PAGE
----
No. You can give these films whatever score you like, it's your opinion, but the use of the word 'overrated' is just stupid and childish.BlairCo wrote:chinn riseschinn70 wrote:over rated & sick of more than half of the movies
except IM 1
Instead of analysing why don't you like a film and trying to consider why do other people like it, you simply act like a kid who believes himself to be the King of the Mountain, saying: "yeah, I don't like that thing but because a lot of other people do I just call it overrated so that my opinion can still be the correct and most intelligent one because the others are dumb and can't rate it properly".
It's just insulting. Give your opinion but always with respect, saying things like 'overrated' pretty much obliterates any sense of impartiality you had in the discussion. And if you're biased, you probably won't be here to discuss about qualities and flaws, just to take attention to yourself.
Re-posted for anyone interested:
didich wrote:While (with the exception of Marvel's The Avengers) I've got mixed feelings about Marvel's Phase 1 in terms of quality (sometimes I like them more, sometimes I don't), in any circumstance I always have a great deal of respect for what they tried and accomplished.
In the minds of any sane film producers, the idea of making a film about a B-list comic book character with a washed-up actor in the lead role and with a director whose last film was the epitome of underwhelming wouldn't be even considered. In hindsight, it was Marvel's greatest decision they ever made. And they didn't stop there. Before Thor was released, a lot of critics and bloggers thought it wouldn't do well because the title character wasn't as much of a household name as Superman, Batman, Spider-Man, or the X-Men; it involved a lot of super-shiny costumes and set pieces; and it was directed by someone primarily known for Shakespearean adaptations who hadn't directed a big action movie before. And then it made 450$ worldwide, was pretty well-received critically, and gained an active and devoted fandom (personally it's my favorite pre-Avengers movie, although probably not the best). The Marvel Cinematic Universe and Marvel's The Avengers as a whole were also quite risky in hindsight. Ever since the nineties it was declared over and over that a movie about a Super-Team consisting of superheroes each big enough to have his own solo movie, thus requiring a lead-star-capable actor for each role, would never be more than a fanboy's daydream. Even so, The Avengers are not exactly the most-well know superheroes.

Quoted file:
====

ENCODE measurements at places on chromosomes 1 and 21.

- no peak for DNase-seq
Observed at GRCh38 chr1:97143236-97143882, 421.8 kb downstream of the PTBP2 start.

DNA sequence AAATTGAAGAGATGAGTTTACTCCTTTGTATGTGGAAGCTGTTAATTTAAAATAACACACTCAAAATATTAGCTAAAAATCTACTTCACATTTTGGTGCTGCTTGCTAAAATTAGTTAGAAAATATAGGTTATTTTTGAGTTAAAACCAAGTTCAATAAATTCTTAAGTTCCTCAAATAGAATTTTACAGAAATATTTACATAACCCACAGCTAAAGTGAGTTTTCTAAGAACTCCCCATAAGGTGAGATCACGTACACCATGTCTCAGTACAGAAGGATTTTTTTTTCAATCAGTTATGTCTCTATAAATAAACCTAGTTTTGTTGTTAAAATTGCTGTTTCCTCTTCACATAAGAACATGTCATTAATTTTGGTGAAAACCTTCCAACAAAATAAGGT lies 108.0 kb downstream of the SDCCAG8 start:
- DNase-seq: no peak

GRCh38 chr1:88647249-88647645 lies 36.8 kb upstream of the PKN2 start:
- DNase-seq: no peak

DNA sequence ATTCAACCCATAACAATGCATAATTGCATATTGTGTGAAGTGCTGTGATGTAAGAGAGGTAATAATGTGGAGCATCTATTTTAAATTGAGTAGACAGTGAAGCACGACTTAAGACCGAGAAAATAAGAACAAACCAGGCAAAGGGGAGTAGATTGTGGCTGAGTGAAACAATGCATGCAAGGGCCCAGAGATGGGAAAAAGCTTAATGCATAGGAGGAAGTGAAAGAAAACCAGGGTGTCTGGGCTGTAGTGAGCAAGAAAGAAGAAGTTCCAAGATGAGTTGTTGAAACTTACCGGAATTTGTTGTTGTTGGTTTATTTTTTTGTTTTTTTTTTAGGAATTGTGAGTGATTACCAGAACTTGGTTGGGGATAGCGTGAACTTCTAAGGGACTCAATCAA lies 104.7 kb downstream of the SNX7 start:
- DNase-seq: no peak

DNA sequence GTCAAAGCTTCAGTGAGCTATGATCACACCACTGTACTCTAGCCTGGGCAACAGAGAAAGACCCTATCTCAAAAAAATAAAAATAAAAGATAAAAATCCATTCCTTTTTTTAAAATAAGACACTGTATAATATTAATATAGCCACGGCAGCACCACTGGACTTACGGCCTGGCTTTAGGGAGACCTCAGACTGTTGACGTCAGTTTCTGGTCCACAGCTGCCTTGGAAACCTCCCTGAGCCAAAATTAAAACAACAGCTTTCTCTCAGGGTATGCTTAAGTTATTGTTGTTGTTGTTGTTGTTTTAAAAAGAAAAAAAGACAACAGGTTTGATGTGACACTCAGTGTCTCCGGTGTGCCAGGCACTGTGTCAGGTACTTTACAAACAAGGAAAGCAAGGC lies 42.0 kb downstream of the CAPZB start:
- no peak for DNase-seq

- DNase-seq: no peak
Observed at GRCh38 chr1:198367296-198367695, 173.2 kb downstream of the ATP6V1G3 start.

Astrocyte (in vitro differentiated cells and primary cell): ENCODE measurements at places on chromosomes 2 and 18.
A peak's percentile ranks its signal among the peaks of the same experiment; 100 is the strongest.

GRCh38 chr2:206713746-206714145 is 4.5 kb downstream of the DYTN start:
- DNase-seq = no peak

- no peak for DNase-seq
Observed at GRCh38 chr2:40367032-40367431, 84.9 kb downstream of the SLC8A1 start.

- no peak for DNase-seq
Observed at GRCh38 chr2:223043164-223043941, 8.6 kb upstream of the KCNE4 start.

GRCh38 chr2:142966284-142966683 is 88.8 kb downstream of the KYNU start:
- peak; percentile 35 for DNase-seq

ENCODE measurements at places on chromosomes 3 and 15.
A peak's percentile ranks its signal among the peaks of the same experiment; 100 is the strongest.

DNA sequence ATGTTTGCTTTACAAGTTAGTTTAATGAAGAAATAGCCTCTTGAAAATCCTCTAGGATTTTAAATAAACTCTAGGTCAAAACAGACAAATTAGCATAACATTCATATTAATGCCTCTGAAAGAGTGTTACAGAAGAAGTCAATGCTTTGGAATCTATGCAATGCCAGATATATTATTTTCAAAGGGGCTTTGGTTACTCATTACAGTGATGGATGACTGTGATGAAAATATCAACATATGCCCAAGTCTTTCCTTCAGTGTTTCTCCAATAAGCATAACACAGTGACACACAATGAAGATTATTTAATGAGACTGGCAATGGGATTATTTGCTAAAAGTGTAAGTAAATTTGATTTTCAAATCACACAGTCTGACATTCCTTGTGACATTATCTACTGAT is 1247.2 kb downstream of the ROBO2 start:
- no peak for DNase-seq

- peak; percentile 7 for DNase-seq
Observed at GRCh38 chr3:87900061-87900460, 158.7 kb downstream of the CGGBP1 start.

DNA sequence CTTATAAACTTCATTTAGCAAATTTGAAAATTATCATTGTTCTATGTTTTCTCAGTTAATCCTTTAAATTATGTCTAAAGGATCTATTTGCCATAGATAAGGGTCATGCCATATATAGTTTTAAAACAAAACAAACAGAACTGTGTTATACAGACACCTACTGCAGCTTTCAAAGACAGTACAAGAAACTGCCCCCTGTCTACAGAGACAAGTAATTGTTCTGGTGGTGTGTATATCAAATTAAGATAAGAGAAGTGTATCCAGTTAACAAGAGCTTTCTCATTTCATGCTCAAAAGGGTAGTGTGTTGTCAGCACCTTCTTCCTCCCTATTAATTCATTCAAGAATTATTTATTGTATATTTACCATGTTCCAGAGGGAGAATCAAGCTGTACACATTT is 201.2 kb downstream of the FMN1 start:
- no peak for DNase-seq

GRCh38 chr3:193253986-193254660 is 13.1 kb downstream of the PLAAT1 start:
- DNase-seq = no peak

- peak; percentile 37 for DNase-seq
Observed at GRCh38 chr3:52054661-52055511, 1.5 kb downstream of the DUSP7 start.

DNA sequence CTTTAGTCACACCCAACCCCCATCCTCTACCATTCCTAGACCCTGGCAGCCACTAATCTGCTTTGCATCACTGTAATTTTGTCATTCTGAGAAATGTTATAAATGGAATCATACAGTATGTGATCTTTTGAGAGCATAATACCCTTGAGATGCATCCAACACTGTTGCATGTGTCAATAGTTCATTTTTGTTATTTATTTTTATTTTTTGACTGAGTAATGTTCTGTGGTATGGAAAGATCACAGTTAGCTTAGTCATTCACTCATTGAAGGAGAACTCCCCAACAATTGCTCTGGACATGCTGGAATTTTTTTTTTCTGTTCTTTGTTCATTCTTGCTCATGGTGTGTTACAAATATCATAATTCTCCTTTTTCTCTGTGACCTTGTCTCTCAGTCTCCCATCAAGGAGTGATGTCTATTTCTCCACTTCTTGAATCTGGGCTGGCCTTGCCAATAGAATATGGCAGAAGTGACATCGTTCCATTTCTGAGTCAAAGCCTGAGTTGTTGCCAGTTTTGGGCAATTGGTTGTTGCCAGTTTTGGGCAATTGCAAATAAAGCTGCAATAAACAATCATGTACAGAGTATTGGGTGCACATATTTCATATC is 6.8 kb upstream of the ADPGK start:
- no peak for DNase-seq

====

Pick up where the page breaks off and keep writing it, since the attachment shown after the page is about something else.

Now, indepedently on whether you like the end result or not, they put a lot of (risky) effort in this project and I'm glad it paid off for them (from a general standpoint, both critically and financially). Possibly the best proof about this experiment's influence over the genre and (sometimes ignored) merits is that Fox and WB have decided to try their own, with X-Men: Days of Future Past and Justice League respectively.